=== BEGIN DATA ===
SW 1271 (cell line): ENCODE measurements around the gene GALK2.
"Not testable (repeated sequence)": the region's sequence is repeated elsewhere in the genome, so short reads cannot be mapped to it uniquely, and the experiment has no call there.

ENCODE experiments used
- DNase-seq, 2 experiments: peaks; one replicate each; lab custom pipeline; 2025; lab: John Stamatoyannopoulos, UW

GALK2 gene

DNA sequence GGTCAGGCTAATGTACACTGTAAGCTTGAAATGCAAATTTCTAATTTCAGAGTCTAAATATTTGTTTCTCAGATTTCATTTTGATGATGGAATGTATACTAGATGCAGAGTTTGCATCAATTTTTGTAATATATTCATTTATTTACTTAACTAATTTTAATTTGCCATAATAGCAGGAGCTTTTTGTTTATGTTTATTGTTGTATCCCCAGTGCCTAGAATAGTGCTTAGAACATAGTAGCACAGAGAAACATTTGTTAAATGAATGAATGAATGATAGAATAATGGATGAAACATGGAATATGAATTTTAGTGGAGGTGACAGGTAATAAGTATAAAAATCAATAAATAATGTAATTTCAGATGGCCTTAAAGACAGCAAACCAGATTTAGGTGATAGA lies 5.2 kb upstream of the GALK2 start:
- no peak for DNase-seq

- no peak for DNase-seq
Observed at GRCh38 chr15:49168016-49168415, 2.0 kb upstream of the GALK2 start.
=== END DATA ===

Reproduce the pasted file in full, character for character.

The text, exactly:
SW 1271 (cell line): ENCODE measurements around the gene GALK2.
"Not testable (repeated sequence)": the region's sequence is repeated elsewhere in the genome, so short reads cannot be mapped to it uniquely, and the experiment has no call there.

ENCODE experiments used
- DNase-seq, 2 experiments: peaks; one replicate each; lab custom pipeline; 2025; lab: John Stamatoyannopoulos, UW

GALK2 gene

DNA sequence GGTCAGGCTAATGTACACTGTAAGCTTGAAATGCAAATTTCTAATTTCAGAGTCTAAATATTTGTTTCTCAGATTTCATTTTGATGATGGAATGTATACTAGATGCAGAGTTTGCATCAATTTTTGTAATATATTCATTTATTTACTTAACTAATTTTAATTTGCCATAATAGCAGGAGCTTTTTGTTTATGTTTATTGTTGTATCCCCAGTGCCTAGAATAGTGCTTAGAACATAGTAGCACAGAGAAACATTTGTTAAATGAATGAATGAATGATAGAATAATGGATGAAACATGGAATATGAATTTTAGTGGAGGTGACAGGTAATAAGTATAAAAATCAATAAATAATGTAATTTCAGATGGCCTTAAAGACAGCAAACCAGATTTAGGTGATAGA lies 5.2 kb upstream of the GALK2 start:
- no peak for DNase-seq

- no peak for DNase-seq
Observed at GRCh38 chr15:49168016-49168415, 2.0 kb upstream of the GALK2 start.